When our first child was born, we learned that she had Down syndrome. We entered a period of what I have taken to calling “dramatic hard stuff,” a time of emotional and spiritual transformation that began with a fair amount of pain and grief, fear and anger. So when I gave birth to our second and third children, and they did not receive any dramatic diagnoses, I expected an easy period of infancy and toddlerhood. I was wrong.
Our son William cried for most of the first year of his life. Two years later, our daughter Marilee emerged as a much happier baby, but the days still felt like endless cycles of laundry and dishes and temper tantrums and potty training and spilled milk. With Penny, in the midst of the drama of an unusual diagnosis, I knew that I didn’t need to “have it all together.” With children number two and three, I thought I needed to bounce back to regular exercise, work, volunteer, and church participation within a few weeks. I thought I needed to withhold the truth that I found myself unraveling, yelling at our children and spiraling down into a place where wine and nachos offered my greatest consolation.
It turns out that “ordinary hard stuff” posed as much of a challenge to my faith as “dramatic hard stuff.” It also turns out that God showed up in the ordinary, just as God showed up in the drama. And in both, the experience of God’s presence through hardship ultimately helped me to grow up and know God’s transformative work in my life.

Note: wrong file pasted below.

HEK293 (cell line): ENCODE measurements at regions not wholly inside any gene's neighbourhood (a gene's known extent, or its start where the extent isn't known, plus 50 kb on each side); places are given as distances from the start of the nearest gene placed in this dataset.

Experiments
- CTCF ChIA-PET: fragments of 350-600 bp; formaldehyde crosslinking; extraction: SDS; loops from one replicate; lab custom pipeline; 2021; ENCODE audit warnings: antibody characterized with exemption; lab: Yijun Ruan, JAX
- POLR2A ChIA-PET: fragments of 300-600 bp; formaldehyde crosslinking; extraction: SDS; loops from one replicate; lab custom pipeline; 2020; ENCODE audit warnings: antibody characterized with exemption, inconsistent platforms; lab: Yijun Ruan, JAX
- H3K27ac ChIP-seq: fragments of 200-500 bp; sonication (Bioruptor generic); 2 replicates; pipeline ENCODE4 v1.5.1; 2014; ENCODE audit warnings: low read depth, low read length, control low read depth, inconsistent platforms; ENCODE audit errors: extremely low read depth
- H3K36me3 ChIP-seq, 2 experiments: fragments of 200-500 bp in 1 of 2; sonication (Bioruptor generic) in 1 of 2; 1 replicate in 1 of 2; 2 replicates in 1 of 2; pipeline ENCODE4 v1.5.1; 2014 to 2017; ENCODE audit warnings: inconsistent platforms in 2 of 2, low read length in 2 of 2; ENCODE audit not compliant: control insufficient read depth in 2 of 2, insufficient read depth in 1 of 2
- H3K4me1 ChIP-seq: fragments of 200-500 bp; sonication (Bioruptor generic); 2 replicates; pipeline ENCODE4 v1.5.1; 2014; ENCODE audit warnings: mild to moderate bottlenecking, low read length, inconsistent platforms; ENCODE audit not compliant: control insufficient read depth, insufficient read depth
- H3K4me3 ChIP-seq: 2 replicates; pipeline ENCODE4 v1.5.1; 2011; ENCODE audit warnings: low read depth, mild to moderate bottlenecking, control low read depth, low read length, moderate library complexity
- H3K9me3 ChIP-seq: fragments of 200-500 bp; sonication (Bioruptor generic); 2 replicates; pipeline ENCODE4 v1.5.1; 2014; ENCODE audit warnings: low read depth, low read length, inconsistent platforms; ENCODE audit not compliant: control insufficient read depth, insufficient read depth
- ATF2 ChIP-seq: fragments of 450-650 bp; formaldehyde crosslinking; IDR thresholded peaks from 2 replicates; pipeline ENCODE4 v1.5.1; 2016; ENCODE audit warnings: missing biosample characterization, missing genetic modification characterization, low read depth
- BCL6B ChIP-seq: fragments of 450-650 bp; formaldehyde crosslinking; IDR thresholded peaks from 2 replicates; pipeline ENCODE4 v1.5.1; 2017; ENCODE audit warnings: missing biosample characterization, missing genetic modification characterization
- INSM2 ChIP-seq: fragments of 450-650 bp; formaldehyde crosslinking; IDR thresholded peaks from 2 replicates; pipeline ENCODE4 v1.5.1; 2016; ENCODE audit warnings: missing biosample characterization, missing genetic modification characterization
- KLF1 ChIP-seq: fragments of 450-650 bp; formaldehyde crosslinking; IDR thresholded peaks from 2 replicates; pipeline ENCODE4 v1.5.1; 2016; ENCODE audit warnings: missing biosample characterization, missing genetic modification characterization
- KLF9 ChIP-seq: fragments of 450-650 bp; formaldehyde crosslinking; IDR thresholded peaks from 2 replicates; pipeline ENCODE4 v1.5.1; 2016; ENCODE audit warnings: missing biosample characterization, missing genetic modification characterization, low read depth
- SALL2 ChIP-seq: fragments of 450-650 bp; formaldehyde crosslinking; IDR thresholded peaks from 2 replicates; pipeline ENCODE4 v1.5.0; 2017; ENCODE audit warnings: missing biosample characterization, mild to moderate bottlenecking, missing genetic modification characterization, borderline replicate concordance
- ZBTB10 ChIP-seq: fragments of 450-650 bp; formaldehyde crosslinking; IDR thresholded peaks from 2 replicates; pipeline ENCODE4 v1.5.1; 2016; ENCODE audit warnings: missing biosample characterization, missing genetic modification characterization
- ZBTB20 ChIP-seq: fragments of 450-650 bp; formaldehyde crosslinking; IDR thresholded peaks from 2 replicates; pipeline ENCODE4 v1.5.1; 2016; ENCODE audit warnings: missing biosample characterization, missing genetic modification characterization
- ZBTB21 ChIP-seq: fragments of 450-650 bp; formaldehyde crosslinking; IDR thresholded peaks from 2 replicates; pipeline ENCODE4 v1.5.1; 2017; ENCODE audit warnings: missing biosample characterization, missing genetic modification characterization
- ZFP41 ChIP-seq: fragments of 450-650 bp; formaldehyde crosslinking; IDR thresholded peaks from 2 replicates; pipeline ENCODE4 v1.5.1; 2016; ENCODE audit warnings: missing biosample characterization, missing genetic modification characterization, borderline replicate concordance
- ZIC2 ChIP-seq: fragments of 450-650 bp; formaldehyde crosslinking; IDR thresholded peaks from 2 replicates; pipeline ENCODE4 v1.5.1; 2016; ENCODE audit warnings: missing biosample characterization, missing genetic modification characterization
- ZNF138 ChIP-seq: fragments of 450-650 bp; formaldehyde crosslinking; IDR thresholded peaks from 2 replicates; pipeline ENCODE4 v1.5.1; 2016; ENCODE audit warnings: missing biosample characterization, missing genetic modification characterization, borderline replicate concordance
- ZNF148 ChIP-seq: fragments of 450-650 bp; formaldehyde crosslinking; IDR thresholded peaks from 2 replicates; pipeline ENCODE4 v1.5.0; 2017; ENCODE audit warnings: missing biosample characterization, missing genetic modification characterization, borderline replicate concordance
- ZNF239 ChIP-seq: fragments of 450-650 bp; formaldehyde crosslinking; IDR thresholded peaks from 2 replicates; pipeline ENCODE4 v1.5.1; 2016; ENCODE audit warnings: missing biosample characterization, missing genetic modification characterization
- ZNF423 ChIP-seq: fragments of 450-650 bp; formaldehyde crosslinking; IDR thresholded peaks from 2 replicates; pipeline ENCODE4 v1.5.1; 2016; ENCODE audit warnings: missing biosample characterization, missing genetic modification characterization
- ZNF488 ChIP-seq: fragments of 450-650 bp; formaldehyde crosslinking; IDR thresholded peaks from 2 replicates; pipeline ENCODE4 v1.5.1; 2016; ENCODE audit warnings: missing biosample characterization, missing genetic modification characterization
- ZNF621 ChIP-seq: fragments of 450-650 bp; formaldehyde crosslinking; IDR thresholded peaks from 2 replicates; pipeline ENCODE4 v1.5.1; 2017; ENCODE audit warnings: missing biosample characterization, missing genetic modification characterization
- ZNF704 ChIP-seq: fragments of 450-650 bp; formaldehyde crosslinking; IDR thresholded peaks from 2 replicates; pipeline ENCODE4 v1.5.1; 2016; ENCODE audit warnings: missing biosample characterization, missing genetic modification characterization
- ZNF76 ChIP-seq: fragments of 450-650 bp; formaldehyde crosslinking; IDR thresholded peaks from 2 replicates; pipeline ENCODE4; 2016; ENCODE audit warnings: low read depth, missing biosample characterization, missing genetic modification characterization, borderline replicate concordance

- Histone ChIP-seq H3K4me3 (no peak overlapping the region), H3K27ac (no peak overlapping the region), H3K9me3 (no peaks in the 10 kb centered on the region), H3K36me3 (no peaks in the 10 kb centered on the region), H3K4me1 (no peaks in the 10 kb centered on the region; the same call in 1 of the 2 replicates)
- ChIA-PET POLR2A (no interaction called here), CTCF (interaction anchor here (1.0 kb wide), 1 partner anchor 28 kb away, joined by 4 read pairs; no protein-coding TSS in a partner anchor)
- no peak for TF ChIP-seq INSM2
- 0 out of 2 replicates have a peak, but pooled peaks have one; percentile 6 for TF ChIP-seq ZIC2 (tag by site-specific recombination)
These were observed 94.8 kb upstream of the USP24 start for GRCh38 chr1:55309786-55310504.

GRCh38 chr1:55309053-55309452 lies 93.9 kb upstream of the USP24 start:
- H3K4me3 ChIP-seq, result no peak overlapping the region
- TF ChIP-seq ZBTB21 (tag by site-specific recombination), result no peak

In the drama, I stopped praying and relied on other people for a time. In the ordinary, my prayer life was also upended. I eventually stopped berating myself for not waking up early enough for “quiet time” without the kids, and instead invited them to join me in a conversation with God. In the drama, I turned to the dramatic stories of Scripture as a reminder of the pattern God is always working out, from brokenness to wholeness, from grief to redemption. Similarly, in the ordinary, I began to see the Bible’s witness to God’s hand in the ordinary stuff of life—from the passages in Exodus about what to eat and what to wear to Jesus’ very ordinary prayer that God “give us this day our daily bread.”
As I look back on both the dramatic and the ordinary, I think of Joseph Campbell, an American scholar who detailed what he calls the “hero’s journey.” It’s a pattern throughout literature and film: a main character moves from their ordinary life through a time of intense challenge and seeming defeat and then emerges stronger and wiser because of the challenge. Jesus’ own story is one of great challenge and seeming defeat that ends in glorious victory, and throughout the Bible characters encounter difficulty that eventually leads to positive transformation.
I used to think that only the men and women who endured dramatic hard stuff could emerge as heroes. Now I know that the ordinary stuff of every day life—the stressful day at work, the child with strep throat, the unnecessary harsh words with a spouse in the morning rush—the ordinary hard stuff shapes us just as much as the drama. And from it, we can emerge transformed, by God’s grace, into ones who have learned a little bit more about how to love and be loved in return.
Award-winning author Amy Julia Becker finds much wisdom in meaningful – and sometimes difficult – conversations with her children. Talking with, and listening to, her kids has helped Becker to refine her understanding of what she believes, whether her son asks if Santa loves him or her daughter wonders if Mommy was a jerk while driving. Her new book, Small Talk: Learning From My Children About What Matters Most dedicates each chapter to a specific issue she and her kids have discussed: tough topics such as illness, death, disability and tragedy; and moments of grace, forgiveness, friendship and gratitude.